New Gospel Choir Director Prepares for November 14 Concert
CHICAGO (November 9, 2009) – He’s the new face at the front of one of North Park’s most popular music ensembles, although, like most conductors, he spends most of his time onstage with his back to the audience.
Still, Gospel Choir Director Stephen Kelly is used to a role behind the scenes. Serving as the worship arts coordinator for University Ministries since 2007, his primary responsibility has been to prepare student worship teams for their performances in weekly Chapel and colleglife services. When North Park’s former Gospel Choir director Rollo Dilworth stepped down last spring, Kelly was his first choice as a replacement.
“I am truly honored to lead this talented group of worship leaders, and I look forward to making a joyful noise every time we come together,” says Kelly, who will take the stage with the Gospel Choir for its annual fall concert at 7:30 pm on Saturday, November 14, in Anderson Chapel.
“This concert is all about magnifying this awesome God we serve,” says the graduate with a B.A. in piano performance. “Having played many different styles of music, I must say that Gospel music lends itself particularly well to exaltation and worship. So, if you're looking to enjoy a celebration of praise and worship to the King of Kings, then this is the place to be.”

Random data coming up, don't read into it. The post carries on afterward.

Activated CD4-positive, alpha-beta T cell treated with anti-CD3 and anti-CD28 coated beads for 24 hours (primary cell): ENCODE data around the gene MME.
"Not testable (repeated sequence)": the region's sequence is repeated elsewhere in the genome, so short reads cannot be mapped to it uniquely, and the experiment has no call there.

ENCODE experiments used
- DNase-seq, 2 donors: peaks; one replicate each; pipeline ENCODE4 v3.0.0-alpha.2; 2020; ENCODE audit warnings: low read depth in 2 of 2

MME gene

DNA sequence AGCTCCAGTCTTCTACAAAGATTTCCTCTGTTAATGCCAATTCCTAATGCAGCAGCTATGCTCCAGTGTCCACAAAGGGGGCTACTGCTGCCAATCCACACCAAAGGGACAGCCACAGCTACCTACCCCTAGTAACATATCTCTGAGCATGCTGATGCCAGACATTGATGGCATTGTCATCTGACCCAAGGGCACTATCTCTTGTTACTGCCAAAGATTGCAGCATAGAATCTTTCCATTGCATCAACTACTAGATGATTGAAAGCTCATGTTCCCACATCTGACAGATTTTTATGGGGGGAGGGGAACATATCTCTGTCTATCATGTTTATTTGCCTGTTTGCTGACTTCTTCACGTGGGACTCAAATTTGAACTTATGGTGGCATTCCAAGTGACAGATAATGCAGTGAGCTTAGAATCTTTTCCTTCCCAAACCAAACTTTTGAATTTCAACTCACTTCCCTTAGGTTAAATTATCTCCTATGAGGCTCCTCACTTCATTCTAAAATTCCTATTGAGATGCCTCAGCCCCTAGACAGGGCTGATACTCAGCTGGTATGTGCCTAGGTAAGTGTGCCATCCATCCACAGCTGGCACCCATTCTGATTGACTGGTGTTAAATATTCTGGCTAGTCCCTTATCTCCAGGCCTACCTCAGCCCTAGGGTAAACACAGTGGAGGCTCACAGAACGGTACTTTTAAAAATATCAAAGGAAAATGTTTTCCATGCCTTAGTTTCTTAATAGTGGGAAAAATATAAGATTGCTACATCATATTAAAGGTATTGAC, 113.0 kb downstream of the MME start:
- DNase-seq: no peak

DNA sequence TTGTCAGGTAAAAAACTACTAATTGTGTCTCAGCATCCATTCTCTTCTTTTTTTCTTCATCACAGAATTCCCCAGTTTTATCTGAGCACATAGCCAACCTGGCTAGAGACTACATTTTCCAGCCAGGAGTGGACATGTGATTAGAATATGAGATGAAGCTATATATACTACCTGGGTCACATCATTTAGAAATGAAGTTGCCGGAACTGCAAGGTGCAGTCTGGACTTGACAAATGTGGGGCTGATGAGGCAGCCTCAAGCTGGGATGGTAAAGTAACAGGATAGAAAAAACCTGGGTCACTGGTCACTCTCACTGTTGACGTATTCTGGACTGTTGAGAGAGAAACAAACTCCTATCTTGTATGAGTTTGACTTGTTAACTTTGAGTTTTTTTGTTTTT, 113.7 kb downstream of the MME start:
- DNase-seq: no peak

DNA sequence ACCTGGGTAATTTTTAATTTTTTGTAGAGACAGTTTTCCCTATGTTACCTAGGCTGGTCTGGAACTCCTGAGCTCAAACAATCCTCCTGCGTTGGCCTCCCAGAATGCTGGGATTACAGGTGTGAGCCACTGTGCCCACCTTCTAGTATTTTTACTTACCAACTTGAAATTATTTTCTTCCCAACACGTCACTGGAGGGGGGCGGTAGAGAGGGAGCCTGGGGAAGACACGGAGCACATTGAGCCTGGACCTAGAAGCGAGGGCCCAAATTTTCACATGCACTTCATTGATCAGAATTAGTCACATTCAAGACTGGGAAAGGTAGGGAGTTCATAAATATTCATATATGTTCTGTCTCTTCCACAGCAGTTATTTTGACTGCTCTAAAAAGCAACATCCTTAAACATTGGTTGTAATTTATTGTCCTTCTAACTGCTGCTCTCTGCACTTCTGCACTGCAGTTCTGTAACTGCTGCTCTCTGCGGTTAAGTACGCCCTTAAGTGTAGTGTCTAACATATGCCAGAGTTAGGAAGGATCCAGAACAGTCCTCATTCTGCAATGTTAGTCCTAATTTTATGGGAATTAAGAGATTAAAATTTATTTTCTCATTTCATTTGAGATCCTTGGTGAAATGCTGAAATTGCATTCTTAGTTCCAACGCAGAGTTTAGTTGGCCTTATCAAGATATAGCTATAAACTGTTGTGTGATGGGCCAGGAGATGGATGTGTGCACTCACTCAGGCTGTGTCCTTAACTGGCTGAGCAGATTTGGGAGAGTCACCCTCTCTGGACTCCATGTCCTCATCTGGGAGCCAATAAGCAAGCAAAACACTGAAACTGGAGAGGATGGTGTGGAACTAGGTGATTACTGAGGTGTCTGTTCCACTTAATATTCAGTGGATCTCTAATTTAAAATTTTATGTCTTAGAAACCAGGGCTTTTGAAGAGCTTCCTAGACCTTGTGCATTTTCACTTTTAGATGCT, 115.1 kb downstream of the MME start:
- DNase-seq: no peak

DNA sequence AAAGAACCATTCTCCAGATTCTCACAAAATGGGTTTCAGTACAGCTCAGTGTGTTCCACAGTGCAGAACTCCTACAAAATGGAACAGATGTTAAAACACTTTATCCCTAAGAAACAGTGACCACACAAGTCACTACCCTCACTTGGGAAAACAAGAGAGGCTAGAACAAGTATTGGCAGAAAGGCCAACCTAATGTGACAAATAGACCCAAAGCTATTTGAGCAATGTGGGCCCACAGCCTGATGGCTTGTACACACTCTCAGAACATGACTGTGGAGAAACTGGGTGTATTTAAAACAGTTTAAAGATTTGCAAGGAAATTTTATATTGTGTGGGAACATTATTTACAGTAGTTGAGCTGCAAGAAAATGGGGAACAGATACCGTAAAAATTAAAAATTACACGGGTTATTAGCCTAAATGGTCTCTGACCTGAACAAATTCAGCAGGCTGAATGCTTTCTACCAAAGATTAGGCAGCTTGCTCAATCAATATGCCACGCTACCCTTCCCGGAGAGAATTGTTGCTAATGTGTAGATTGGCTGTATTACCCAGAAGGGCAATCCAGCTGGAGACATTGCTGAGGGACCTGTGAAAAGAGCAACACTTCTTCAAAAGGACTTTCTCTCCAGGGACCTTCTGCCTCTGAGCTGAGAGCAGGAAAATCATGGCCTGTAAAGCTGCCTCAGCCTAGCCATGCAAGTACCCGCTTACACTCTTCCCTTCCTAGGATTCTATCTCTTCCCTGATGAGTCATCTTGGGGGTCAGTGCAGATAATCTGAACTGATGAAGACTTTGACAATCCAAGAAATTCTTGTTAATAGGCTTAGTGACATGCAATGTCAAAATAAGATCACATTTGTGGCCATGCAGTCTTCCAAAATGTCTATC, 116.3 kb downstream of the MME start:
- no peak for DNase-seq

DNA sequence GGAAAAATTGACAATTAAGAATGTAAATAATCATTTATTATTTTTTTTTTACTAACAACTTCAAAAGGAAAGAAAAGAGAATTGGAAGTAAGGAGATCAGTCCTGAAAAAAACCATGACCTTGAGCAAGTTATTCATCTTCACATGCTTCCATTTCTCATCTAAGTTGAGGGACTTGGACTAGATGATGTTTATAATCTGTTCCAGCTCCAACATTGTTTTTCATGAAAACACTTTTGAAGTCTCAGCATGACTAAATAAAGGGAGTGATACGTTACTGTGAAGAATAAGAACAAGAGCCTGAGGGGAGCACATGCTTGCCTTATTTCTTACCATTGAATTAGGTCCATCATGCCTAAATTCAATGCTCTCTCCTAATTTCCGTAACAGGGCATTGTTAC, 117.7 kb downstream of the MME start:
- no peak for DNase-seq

The Choir will be performing one of Kelly’s personal favorites, “Old School Medley,” among other classic and contemporary selections. “I grew up learning how to play piano on this medley, and I get inspired every time I hear it,” he says.
Stepping into the new role, Kelly says he was most looking forward to building new relationships with students and sharing his passion for Gospel music with the choir and the North Park community. Now, having begun working with the roughly 175-member group, he adds that facilitating meaningful times of worship in rehearsal and in services has been one of the most enjoyable parts of the job.
“My hope is that through the genre of Gospel music, these students can not only express their worship to God, but also learn about God from the unique perspective of God that the African-American tradition of Gospel music mediates,” explains Kelly. “I've been impressed with how open and willing these students are not only to learn, but also to embrace and fully engage in this context of worship.”